Diabetes places a tremendous burden of health inequity on African-American women in the United States. Behavioral risk factors for diabetes underscore the importance of determining to what extent African-American college students are motivated to adhere to protective behaviors that may decrease the likelihood of diabetes onset. The purpose of this study was to evaluate threat and coping appraisal of diabetes among African-American women enrolled in college, using the Protection Motivation Theory (PMT) as a theoretical framework. Questionnaires were administered to 128 African-American women between the ages of 18 and 25 who were enrolled at Florida A & M University, the nation’s largest historically Black university. Bivariate correlations were performed to determine associations involving protection motivation factors (coping and threat appraisals), diabetes knowledge, and demographic characteristics. Statistically significant associations were found between the demographic and knowledge of diabetes variables, and the coping appraisal process. Significant associations were not found with the threat appraisal variables. Furthermore, there was a significant relationship for the maladaptive response of the PMT model between dietary intake levels and perceived severe diabetes threat. For this sample of African-American female students, efforts that articulate active coping strategies may be more effective than those that focus on threat perception. Culturally competent and age appropriate nutrition, physical activity and diabetes education should be increased, given the high percentage of misconceptions about health protection behaviors among study participants. Continuous health education interventions and research focusing on African-American women of college age are needed.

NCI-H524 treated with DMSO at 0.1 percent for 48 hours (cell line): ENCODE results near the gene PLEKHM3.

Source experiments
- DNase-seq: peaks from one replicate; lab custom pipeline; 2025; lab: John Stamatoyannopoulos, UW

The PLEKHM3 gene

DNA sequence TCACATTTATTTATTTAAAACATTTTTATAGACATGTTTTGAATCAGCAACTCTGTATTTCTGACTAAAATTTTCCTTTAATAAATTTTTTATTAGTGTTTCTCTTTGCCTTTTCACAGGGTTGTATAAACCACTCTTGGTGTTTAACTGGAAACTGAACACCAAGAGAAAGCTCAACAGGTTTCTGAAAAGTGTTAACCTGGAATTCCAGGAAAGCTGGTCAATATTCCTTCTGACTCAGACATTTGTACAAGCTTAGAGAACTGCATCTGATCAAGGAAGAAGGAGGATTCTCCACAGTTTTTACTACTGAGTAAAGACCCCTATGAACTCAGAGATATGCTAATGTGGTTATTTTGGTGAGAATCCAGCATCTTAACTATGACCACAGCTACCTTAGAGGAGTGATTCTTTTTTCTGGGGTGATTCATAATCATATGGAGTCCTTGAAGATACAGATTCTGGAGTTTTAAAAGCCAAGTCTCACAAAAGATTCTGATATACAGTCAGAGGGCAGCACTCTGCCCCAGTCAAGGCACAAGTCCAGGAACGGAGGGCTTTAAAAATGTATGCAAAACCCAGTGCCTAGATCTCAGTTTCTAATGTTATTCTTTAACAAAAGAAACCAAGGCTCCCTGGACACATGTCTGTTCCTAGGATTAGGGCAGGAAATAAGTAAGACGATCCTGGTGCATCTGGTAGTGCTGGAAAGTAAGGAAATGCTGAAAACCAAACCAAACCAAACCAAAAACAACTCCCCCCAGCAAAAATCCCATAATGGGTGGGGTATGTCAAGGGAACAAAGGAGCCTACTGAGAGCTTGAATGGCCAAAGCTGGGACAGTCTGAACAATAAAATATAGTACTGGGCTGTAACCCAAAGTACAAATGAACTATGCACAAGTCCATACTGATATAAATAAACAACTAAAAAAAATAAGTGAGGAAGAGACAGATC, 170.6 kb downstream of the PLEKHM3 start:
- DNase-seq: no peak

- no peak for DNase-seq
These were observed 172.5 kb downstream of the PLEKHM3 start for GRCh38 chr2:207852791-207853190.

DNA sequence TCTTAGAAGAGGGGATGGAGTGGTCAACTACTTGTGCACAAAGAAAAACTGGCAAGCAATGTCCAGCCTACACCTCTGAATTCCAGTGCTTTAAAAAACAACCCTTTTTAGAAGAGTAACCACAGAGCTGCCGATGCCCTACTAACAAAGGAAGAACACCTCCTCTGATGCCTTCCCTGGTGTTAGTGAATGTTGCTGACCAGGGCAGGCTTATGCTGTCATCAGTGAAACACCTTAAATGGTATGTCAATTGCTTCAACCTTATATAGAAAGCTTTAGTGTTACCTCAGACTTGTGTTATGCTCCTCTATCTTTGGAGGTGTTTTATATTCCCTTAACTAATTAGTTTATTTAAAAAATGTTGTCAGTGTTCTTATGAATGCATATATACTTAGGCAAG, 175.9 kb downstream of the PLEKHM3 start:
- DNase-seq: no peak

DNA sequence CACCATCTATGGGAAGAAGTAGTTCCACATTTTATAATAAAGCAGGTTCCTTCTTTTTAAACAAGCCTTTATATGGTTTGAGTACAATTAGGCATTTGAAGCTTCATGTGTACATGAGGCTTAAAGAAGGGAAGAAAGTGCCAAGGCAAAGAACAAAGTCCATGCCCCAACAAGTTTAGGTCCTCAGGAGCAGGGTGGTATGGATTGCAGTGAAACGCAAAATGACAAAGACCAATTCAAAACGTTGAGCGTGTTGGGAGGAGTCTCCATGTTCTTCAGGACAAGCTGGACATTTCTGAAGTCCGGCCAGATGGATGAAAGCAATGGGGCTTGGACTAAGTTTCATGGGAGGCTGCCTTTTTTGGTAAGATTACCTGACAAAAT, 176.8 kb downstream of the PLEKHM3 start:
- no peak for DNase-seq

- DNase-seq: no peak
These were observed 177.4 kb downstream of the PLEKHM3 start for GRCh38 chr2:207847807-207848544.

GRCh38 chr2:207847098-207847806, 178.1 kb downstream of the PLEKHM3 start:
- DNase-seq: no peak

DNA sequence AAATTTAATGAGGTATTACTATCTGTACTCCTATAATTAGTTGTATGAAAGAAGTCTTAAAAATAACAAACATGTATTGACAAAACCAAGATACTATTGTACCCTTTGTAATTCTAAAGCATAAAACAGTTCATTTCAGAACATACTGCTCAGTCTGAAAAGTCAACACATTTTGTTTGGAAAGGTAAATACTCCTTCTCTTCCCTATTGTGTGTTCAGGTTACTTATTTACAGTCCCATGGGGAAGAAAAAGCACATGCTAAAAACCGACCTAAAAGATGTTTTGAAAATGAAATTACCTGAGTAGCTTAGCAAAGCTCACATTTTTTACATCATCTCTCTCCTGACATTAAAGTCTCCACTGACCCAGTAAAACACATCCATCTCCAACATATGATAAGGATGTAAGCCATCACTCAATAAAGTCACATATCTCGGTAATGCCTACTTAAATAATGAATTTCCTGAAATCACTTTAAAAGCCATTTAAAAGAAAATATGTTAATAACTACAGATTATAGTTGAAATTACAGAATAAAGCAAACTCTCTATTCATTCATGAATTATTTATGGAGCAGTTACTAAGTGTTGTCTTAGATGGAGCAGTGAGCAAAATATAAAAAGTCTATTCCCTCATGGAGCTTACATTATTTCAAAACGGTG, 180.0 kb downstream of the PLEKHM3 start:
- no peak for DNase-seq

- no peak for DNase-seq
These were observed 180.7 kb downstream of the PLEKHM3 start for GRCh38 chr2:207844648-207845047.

Solomon, Corliss M.; López, Ivette A.; Dutton, Matthew T.; and Crowther, Vanessa B.
"The Cognitive Mediating Process of Diabetes among African-American College Students,"
Florida Public Health Review: Vol. 13
, Article 11.
Available at: https://digitalcommons.unf.edu/fphr/vol13/iss1/11